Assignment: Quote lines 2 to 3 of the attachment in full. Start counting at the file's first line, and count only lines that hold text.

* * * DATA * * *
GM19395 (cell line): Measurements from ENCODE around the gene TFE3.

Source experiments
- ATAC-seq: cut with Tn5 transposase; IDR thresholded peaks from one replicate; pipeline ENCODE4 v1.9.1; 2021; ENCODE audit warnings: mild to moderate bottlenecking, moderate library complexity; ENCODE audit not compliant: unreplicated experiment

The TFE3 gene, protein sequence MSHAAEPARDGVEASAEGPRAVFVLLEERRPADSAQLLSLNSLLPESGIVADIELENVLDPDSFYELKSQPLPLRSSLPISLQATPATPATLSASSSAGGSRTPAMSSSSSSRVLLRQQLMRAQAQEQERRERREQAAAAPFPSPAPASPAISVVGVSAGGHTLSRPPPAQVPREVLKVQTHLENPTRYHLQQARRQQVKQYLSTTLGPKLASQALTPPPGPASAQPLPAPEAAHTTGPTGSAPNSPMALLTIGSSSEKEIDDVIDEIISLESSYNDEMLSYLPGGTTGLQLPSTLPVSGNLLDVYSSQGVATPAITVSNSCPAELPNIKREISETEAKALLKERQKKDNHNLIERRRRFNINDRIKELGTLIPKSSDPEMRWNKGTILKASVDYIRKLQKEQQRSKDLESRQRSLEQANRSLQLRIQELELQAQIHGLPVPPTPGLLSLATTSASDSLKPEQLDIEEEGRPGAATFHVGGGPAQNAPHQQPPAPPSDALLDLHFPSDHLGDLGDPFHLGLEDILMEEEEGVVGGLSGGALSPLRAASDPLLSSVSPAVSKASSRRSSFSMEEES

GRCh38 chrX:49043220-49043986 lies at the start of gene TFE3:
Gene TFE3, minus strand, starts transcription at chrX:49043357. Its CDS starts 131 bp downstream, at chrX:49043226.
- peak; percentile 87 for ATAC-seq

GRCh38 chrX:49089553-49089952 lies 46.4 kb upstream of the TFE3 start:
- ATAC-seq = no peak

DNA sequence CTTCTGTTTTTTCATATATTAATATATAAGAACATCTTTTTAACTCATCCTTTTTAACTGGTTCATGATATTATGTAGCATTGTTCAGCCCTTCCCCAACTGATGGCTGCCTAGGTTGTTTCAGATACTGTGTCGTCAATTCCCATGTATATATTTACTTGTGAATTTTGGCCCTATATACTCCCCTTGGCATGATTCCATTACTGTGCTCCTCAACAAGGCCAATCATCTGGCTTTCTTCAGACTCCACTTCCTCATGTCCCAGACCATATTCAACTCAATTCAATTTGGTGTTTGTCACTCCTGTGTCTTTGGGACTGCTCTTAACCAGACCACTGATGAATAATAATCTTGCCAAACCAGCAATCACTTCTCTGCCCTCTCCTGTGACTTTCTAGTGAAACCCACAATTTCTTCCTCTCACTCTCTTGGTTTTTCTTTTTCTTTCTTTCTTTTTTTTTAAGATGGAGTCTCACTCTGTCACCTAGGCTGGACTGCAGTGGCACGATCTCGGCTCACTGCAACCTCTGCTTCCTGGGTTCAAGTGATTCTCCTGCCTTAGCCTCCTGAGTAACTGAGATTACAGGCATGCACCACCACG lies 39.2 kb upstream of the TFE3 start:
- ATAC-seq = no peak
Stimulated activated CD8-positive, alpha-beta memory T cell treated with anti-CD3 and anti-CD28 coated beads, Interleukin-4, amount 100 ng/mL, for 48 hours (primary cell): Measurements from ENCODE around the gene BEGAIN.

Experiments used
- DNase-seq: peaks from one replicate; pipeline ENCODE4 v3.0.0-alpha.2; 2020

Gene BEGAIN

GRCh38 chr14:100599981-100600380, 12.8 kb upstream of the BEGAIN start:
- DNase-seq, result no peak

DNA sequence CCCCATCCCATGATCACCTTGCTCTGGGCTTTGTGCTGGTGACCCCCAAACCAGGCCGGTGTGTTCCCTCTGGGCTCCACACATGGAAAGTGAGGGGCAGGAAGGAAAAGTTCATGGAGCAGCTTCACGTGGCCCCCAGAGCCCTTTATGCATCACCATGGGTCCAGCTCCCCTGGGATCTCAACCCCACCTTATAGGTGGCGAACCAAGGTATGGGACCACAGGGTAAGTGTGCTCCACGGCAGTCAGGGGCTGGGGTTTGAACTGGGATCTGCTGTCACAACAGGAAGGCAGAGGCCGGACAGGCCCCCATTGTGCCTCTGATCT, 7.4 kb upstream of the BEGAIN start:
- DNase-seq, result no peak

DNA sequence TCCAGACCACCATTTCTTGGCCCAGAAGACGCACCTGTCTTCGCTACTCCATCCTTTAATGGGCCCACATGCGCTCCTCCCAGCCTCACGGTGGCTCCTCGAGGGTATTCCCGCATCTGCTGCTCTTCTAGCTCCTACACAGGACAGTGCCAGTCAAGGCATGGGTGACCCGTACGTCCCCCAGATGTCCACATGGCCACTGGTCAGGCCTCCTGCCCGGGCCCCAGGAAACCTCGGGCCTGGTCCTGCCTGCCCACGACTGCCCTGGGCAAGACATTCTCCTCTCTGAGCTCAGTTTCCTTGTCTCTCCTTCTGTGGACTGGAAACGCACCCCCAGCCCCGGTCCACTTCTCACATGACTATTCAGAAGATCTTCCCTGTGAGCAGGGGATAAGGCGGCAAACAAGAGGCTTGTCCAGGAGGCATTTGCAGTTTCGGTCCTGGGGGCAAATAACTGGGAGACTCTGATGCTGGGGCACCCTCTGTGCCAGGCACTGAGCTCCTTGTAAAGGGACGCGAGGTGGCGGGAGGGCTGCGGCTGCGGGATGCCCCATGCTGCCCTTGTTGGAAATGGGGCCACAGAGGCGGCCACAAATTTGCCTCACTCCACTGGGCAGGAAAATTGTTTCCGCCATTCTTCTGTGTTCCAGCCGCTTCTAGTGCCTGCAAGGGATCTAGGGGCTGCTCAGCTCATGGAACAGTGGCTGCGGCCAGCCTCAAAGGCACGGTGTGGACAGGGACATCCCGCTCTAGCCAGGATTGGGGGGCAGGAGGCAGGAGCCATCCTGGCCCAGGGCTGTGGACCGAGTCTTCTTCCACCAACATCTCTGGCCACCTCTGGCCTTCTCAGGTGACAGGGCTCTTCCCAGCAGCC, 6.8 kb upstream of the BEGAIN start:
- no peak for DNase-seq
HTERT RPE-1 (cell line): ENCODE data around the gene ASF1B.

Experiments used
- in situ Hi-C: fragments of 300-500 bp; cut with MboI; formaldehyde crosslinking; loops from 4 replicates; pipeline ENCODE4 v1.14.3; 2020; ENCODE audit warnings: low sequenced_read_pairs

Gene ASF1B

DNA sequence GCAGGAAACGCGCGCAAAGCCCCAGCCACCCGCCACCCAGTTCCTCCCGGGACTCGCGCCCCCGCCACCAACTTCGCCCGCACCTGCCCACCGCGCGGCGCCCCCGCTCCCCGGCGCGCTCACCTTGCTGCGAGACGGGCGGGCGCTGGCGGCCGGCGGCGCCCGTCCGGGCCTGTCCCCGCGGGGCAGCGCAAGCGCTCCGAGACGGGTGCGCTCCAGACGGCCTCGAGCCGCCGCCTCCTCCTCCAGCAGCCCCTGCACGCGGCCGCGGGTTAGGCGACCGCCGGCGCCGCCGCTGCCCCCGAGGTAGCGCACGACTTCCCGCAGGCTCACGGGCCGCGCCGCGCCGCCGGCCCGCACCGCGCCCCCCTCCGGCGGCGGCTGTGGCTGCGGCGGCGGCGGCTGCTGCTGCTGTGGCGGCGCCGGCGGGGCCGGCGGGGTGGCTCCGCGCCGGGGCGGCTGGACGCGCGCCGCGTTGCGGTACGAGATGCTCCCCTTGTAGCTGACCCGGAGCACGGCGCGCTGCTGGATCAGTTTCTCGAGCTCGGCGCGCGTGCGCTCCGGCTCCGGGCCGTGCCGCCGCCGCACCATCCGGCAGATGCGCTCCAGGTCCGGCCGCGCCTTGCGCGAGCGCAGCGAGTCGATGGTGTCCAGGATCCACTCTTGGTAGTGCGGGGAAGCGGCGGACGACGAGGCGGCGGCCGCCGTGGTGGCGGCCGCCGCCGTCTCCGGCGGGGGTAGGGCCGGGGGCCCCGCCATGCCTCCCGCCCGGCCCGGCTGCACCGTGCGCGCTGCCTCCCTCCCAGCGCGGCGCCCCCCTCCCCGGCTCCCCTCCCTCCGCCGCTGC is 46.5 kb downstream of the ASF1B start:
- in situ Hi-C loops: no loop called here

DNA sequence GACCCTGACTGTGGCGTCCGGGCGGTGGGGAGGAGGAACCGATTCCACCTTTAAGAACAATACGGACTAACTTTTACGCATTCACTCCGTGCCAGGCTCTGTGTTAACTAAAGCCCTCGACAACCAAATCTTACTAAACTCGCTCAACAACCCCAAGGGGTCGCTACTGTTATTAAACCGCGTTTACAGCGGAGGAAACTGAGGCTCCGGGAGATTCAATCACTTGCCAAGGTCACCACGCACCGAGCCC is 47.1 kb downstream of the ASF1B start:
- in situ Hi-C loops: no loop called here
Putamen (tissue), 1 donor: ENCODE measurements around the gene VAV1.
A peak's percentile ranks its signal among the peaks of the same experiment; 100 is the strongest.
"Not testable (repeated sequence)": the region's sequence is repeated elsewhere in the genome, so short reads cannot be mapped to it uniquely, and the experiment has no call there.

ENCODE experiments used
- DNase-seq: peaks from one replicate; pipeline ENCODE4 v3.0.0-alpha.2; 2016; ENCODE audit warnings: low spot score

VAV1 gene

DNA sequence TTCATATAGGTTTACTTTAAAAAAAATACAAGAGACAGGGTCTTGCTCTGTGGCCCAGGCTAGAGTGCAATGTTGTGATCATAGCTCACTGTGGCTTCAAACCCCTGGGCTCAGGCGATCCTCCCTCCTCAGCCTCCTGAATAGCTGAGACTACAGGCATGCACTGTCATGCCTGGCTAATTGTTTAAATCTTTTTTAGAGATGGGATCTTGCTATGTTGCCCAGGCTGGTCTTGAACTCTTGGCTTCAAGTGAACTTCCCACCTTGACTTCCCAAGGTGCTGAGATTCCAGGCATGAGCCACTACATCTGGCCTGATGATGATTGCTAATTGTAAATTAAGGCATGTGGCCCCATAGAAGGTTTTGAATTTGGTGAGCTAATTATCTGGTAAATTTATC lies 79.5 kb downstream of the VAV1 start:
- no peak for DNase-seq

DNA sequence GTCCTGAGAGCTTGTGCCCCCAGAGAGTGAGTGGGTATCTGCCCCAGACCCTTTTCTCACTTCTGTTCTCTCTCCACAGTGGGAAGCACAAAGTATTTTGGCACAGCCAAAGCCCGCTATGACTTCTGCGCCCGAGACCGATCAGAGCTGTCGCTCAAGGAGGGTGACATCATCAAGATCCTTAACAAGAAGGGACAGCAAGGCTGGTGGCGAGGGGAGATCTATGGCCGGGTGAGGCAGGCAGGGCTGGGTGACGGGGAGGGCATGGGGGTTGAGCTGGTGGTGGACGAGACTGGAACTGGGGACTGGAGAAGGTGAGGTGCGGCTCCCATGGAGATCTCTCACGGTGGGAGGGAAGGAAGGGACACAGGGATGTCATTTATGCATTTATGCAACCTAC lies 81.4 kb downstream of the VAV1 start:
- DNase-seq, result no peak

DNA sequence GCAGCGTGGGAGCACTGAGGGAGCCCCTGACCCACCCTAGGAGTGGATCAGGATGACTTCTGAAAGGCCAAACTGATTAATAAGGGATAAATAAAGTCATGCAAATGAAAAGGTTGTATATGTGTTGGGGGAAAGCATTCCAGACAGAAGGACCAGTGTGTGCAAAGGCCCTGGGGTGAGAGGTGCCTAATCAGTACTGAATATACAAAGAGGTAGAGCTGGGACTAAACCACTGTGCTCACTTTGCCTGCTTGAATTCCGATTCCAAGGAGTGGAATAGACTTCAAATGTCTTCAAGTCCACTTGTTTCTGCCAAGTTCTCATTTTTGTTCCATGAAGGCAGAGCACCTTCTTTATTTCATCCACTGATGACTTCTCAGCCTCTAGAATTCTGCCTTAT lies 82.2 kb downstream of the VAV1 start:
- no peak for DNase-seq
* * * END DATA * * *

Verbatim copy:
Source experiments
- ATAC-seq: cut with Tn5 transposase; IDR thresholded peaks from one replicate; pipeline ENCODE4 v1.9.1; 2021; ENCODE audit warnings: mild to moderate bottlenecking, moderate library complexity; ENCODE audit not compliant: unreplicated experiment